low-poverty districts do, according to U.S. Department of Education. Lower spending can irreparably damage a child’s future, especially for kids from poor families. A 20 percent increase in per-pupil spending a year for poor children can lead
to an additional year of completed education, 25 percent higher earnings, and a 20-percentage point reduction in the incidence of poverty in adulthood, according to a paper from the National Bureau of Economic Research.”
From Good School, Rich School; Bad School, Poor School
Awesome. Families unlucky enough to fall under those circumstances can look forward to irreparably damaging their child’s future, and they often have no control over the situation. Getting into a better school means moving into a nicer
neighborhood, which means increasing the cost of housing exponentially. Recently, we bought a home in a nice neighborhood that cost almost twice as much as our previous home and has 75% less land, with only a few hundred feet difference in the
square footage. All because we crossed city limits into a city with great schools and ridiculously high property taxes. If you are barely able to make ends meet in the first place, you are not in a position to move to a better neighborhood anytime
soon. You’re stuck.
So there you have it. Regardless of the current choices in education policy, upper-middle class people are always on top, and the poor are always at the bottom. This can be attributed to many factors, but the biggest issue, in my opinion,
is that public education is only funded at 8 to 9 percent by the federal government. The rest is up to the states and cities managing the public schools. Where you live will determine your educational opportunities for life. The government seems
to have a mostly hands-off approach to public education, except when a President decides that the system is broken and implements a program that they are certain will fix it and make America more educated and competitive in the global economy.
Think Title I, No Child Left Behind, or Common Core. The success of these programs is widely debated, yet every decade or so someone decides public education needs to be reformed, but little has changed for the poor over the years.
The idea that public education should be a right has been fought in and out of court many times since our country’s founding, and is still in fact disagreed upon, even to this day. In the 19th century, one of the most prominent debates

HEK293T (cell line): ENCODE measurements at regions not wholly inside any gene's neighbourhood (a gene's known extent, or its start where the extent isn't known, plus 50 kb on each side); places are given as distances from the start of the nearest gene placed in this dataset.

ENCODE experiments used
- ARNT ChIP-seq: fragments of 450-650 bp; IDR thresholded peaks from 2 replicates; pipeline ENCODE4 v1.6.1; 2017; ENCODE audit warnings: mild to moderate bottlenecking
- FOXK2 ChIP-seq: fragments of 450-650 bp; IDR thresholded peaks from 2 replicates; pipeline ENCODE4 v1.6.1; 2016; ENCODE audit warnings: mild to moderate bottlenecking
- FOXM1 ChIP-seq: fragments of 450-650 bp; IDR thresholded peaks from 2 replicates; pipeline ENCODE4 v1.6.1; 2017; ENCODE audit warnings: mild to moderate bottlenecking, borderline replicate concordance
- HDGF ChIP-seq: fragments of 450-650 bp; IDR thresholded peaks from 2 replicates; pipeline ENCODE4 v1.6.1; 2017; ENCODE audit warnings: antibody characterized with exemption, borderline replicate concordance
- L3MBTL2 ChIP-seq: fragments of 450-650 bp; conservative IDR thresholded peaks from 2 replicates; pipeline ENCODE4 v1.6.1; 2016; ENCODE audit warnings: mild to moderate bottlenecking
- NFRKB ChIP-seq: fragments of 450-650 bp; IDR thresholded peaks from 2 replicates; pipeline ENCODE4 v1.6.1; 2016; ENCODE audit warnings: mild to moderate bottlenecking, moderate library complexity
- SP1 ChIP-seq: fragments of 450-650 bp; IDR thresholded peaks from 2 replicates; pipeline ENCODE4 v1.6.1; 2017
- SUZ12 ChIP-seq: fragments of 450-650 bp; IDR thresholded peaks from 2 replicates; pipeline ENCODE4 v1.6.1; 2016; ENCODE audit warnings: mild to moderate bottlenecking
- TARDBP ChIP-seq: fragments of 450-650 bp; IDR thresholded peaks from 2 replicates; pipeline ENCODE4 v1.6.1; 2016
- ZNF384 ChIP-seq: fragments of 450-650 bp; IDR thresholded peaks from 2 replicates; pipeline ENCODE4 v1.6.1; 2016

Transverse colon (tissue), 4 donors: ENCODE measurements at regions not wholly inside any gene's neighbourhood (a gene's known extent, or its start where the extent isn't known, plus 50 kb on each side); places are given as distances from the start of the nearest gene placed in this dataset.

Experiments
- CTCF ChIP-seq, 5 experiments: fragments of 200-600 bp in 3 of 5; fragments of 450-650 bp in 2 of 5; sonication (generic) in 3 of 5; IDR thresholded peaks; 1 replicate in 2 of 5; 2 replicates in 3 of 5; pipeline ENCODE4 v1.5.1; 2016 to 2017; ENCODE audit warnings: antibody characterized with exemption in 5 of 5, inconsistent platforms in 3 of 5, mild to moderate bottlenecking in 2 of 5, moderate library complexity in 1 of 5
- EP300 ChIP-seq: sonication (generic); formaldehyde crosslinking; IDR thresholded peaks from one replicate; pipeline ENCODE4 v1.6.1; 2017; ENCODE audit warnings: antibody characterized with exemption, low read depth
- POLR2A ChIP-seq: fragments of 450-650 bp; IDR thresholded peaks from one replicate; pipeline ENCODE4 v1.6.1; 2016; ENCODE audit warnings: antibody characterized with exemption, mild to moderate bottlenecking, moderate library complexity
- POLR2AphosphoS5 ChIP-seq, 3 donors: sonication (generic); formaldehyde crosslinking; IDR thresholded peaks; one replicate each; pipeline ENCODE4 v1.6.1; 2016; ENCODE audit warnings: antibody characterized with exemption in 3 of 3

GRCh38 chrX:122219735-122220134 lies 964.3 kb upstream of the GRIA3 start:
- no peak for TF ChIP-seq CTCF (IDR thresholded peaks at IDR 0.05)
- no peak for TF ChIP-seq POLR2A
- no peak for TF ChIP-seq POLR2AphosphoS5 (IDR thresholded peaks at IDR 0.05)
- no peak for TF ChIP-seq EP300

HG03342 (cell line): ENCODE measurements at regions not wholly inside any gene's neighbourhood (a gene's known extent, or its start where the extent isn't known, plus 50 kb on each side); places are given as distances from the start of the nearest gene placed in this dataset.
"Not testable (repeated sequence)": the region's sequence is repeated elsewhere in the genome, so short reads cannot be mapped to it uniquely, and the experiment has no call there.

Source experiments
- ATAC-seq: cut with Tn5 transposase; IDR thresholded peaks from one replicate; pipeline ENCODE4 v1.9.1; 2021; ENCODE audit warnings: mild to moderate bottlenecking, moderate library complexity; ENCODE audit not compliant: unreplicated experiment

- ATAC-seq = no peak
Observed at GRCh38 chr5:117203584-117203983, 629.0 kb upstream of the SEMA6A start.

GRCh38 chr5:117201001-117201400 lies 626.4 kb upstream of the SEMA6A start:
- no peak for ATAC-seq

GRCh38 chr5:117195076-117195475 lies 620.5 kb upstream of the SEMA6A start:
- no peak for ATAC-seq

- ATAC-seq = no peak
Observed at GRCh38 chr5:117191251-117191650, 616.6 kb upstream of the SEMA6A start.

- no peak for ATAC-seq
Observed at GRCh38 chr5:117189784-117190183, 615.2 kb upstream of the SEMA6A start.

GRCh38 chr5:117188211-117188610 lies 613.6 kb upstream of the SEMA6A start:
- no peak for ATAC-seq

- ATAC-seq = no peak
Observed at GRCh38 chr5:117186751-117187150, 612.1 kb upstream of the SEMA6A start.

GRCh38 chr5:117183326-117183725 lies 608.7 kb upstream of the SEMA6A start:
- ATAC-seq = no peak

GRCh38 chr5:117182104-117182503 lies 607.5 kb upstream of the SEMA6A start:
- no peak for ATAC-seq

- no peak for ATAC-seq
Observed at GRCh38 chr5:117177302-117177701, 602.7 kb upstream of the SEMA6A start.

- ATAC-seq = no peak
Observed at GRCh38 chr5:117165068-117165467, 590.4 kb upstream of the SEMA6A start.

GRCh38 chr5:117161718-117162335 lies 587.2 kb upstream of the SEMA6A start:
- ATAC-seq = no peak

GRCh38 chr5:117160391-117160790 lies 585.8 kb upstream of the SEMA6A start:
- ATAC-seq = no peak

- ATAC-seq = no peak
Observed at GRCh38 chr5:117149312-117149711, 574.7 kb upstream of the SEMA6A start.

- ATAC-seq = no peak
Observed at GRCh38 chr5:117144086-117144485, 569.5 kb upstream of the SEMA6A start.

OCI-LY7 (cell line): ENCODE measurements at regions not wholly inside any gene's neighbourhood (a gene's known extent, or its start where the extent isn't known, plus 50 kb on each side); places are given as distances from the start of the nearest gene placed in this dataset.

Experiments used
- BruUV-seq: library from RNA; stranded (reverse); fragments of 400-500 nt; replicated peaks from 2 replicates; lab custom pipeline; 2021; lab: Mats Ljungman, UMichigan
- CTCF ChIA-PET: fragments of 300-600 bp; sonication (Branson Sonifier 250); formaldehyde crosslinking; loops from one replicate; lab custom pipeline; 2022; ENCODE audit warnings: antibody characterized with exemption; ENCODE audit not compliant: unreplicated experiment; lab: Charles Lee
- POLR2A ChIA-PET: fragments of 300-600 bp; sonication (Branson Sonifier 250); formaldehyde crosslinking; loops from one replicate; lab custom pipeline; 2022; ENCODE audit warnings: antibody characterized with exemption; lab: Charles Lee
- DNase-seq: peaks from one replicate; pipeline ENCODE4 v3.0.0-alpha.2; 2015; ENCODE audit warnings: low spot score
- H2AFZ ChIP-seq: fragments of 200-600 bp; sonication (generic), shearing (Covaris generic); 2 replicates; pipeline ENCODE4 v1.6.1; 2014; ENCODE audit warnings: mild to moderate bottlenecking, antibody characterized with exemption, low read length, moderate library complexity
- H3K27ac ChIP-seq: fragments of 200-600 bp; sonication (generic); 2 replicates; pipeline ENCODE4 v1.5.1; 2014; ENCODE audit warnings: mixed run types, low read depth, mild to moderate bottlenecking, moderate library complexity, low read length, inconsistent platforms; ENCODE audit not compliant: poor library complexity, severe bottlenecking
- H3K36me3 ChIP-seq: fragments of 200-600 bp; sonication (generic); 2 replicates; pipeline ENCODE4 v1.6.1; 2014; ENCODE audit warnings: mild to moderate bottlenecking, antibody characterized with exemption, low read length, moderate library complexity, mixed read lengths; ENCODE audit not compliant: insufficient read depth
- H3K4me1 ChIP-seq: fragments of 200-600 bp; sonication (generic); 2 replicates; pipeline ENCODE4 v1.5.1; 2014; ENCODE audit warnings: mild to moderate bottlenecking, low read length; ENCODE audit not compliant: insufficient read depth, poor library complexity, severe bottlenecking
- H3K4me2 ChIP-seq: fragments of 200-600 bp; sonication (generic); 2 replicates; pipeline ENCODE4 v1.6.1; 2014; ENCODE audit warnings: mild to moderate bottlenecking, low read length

of the time was whether or not access to education should be free. The people pushing for reform ended up winning, but in 1973 the Supreme Court ruled that while children were entitled to free education under the Constitution, they were not
entitled to the same amount of funding for the quality of their education. It was, again, left up to the states and local municipalities to determine the type of education their students received. From the Atlantic:
“Indeed, the United States is one of the only countries that allows the economies of local areas to determine the quality of local schools.”
Funding in public schools may always be contentious, but studies have shown that states that funnel extra money to under-performing and low income schools have increased the quality of education that students receive and given them better
lives in the form of more opportunities for growth and achievement. I don’t know about you, but evidence like that seems pretty compelling. If we can pony up a bit more federal money for local schools that really need it (and why not, if we
can build a wall), the quality of education and by extension, life, will improve for millions of families nationwide.
But Betsy DeVos doesn’t want to hear that. Betsy DeVos wants to send kids to charter and religious schools. She even believes that the country would benefit from abolishing child labor laws. You read that right. DeVos thinks we should
send our kids to work in the mines and factories, and even fast food restaurants to give them a sense of purpose and responsibility. Ah, yes, there’s nothing like a little Black Lung to give you real purpose in your life. I hope the Senate does
not confirm Mrs. DeVos for Education Secretary, but the chances are slim. It’s kind of hard to turn your back on the person who gave you tens of thousands of dollars to get elected. According to DeVos herself, they owe her a favor.